(0,1,1,1)

α8

α3 + α2 + α

(1,1,1,0)

9

α

α +1

(0,1,0,1)

α

10

α +α

α

11

3

2

2 3

(1,0,1,0)

α +α +1

(1,1,0,1)

α12

α+1

(0,0,1,1)

α13

α2 + α

α

14

α +α

α

15

1

3

3

2

(0,1,1,0) 2

(1,1,0,0) (0,0,0,1)

TABLE 1.3 Representation of Elements of GF(24) in the Polynomial Basis {α3, α2, α, 1}

Mathematical Background

1.4

References [Coh93] H. Cohen. A Course in Computational Algebraic Number Theory. SpringerVerlag, Berlin, 1993. [Gar59] H. Garner. “The residue number system,” IRE Transactions on Electronic Computers. EC-8, 1959, pp. 140–147. [GG03] J. von zur Gathen and J. Gerhard. Modern Computer Algebra. Cambridge University Press, New York, 2003. [GN03] W. J. Gilbert and W. K. Nicholson. Modern Algebra with Applications. John Wiley & Sons, New York, 2003. [Her75] I. N. Herstein. Topics in Algebra. 2d ed. Xerox College Pub., Lexington, Massachusetts, 1975. [Hun74] T. W. Hungerford. Algebra. Holt, Rinehart and Winston, New York, 1974. [Kob94] N. Koblitz. A Course in Number Theory and Cryptography. Springer-Verlag, New York, 1994. [LN83] R. Lidl and H. Niederreiter. Finite Fields. Addison-Wesley, Reading, Massachusetts, 1983. [LN94] R. Lidl and H. Niederreiter. Introduction to Finite Fields and Their Applications. Cambridge University Press, New York, 1994. [McC87] R. J. McCeliece. Finite Fields for Computer Scientists and Engineeers. Kluwer Academic Publishers, Boston, 1987. [Men93] A. J. Menezes (ed). Applications of Finite Fields. Kluwer Academic, BostonLondon-Dordrecht, 1993. [MOV96] A. J. Menezes, P.C. van Oorschot, and S. C. Vanstone. Handbook of Applied Cryptography. CRC Press, Boca Raton, Florida, 1996. [Ros92] K. H. Rosen. Elementary Number Theory and Its Applications. Addison-Wesley, Reading, Massachusetts, 1992. [Ros00] K. H. Rosen (editor-in-chief). Handbook of Discrete and Combinatorial Mathematics. CRC Press, Boca Raton, 2000.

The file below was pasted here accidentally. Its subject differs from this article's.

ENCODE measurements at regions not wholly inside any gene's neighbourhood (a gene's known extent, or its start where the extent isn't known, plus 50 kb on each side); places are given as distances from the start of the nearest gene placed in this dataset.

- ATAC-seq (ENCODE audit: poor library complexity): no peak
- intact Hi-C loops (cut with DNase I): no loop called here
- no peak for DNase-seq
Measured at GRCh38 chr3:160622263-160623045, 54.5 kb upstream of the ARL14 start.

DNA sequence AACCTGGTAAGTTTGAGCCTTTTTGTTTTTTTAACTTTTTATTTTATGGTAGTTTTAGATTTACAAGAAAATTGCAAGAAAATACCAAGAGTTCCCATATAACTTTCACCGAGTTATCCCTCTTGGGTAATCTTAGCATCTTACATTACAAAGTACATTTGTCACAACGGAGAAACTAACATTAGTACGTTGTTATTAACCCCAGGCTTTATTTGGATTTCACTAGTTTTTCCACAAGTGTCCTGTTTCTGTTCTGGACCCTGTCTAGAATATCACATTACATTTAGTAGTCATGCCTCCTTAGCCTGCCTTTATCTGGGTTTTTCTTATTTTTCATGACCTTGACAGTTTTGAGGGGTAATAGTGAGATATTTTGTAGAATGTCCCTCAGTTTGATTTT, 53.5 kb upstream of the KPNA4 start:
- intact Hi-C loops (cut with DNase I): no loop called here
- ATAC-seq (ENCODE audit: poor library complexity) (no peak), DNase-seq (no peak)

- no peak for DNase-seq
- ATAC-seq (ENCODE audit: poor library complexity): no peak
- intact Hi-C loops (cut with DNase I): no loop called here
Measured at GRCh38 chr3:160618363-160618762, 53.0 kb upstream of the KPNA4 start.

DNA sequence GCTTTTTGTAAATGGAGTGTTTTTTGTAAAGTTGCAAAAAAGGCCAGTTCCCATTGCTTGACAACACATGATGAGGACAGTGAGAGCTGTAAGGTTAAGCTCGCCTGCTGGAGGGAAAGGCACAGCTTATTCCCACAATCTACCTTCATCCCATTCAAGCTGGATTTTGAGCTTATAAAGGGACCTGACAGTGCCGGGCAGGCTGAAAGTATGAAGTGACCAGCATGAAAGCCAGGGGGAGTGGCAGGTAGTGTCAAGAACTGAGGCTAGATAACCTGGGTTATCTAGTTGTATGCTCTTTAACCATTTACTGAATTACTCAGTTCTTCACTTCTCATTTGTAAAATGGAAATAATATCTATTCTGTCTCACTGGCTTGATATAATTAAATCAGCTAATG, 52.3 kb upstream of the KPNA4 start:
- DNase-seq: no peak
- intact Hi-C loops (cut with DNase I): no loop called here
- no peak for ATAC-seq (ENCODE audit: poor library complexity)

23

This page intentionally left blank

CHAPTER

2

mod m Reduction

A

rithmetic operations over the finite ring Zm = {0, 1, . . . , m − 1} are used as computation primitives for executing numerous cryptographic algorithms, especially those related with the use of public keys (asymmetric cryptography). Classical examples are ciphering/deciphering, authentication, and digital signature protocols based on RSA-type or elliptic-curve algorithms. One of the basic operations is the modulo m reduction. Given two naturals x and m, it computes z = x mod m. Combined with operations over the set Z of integers (sum, subtraction, product, and so on) it allows one to perform the same operations over Zm. In this chapter several algorithms are described, namely, the integer division, the reduction mod Bk − a, the precomputation of Bik mod m, and the Barrett algorithm. All the mentioned algorithms have been synthesized and implemented within field programmable components.

2.1

Integer Division A straightforward method for computing z = x mod m consists in performing the integer division of x by m, that is, x = qm + z

z